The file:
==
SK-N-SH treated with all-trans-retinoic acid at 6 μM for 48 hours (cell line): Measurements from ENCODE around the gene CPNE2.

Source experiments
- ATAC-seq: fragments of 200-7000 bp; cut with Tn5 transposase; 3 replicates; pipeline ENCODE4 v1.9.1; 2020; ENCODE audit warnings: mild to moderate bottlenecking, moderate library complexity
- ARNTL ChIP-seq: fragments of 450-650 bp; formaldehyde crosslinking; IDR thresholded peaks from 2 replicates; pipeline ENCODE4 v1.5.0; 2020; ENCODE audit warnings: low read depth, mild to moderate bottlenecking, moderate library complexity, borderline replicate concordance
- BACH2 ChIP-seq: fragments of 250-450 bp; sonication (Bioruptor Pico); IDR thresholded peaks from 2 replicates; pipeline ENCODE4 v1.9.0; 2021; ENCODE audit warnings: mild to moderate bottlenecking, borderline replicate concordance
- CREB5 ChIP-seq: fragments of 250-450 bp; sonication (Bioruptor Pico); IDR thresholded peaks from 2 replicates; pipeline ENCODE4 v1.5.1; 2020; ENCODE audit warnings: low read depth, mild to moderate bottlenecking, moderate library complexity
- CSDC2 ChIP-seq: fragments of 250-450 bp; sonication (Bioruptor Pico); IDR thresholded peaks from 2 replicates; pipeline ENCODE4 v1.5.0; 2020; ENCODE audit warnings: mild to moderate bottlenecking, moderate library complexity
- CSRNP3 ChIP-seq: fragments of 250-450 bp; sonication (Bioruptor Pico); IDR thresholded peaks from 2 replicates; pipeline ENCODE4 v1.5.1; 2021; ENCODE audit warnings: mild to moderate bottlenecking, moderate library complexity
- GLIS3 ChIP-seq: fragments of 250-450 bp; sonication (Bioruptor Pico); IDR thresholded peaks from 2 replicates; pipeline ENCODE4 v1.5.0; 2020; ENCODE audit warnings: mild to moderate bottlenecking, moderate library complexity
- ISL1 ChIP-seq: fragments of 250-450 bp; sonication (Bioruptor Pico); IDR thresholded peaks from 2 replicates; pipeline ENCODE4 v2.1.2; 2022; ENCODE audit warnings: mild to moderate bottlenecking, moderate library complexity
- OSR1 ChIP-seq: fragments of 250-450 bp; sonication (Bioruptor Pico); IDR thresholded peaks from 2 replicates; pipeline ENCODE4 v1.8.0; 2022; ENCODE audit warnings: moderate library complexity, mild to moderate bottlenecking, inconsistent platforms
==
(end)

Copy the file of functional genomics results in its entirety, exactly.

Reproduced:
SK-N-SH treated with all-trans-retinoic acid at 6 μM for 48 hours (cell line): Measurements from ENCODE around the gene CPNE2.

Source experiments
- ATAC-seq: fragments of 200-7000 bp; cut with Tn5 transposase; 3 replicates; pipeline ENCODE4 v1.9.1; 2020; ENCODE audit warnings: mild to moderate bottlenecking, moderate library complexity
- ARNTL ChIP-seq: fragments of 450-650 bp; formaldehyde crosslinking; IDR thresholded peaks from 2 replicates; pipeline ENCODE4 v1.5.0; 2020; ENCODE audit warnings: low read depth, mild to moderate bottlenecking, moderate library complexity, borderline replicate concordance
- BACH2 ChIP-seq: fragments of 250-450 bp; sonication (Bioruptor Pico); IDR thresholded peaks from 2 replicates; pipeline ENCODE4 v1.9.0; 2021; ENCODE audit warnings: mild to moderate bottlenecking, borderline replicate concordance
- CREB5 ChIP-seq: fragments of 250-450 bp; sonication (Bioruptor Pico); IDR thresholded peaks from 2 replicates; pipeline ENCODE4 v1.5.1; 2020; ENCODE audit warnings: low read depth, mild to moderate bottlenecking, moderate library complexity
- CSDC2 ChIP-seq: fragments of 250-450 bp; sonication (Bioruptor Pico); IDR thresholded peaks from 2 replicates; pipeline ENCODE4 v1.5.0; 2020; ENCODE audit warnings: mild to moderate bottlenecking, moderate library complexity
- CSRNP3 ChIP-seq: fragments of 250-450 bp; sonication (Bioruptor Pico); IDR thresholded peaks from 2 replicates; pipeline ENCODE4 v1.5.1; 2021; ENCODE audit warnings: mild to moderate bottlenecking, moderate library complexity
- GLIS3 ChIP-seq: fragments of 250-450 bp; sonication (Bioruptor Pico); IDR thresholded peaks from 2 replicates; pipeline ENCODE4 v1.5.0; 2020; ENCODE audit warnings: mild to moderate bottlenecking, moderate library complexity
- ISL1 ChIP-seq: fragments of 250-450 bp; sonication (Bioruptor Pico); IDR thresholded peaks from 2 replicates; pipeline ENCODE4 v2.1.2; 2022; ENCODE audit warnings: mild to moderate bottlenecking, moderate library complexity
- OSR1 ChIP-seq: fragments of 250-450 bp; sonication (Bioruptor Pico); IDR thresholded peaks from 2 replicates; pipeline ENCODE4 v1.8.0; 2022; ENCODE audit warnings: moderate library complexity, mild to moderate bottlenecking, inconsistent platforms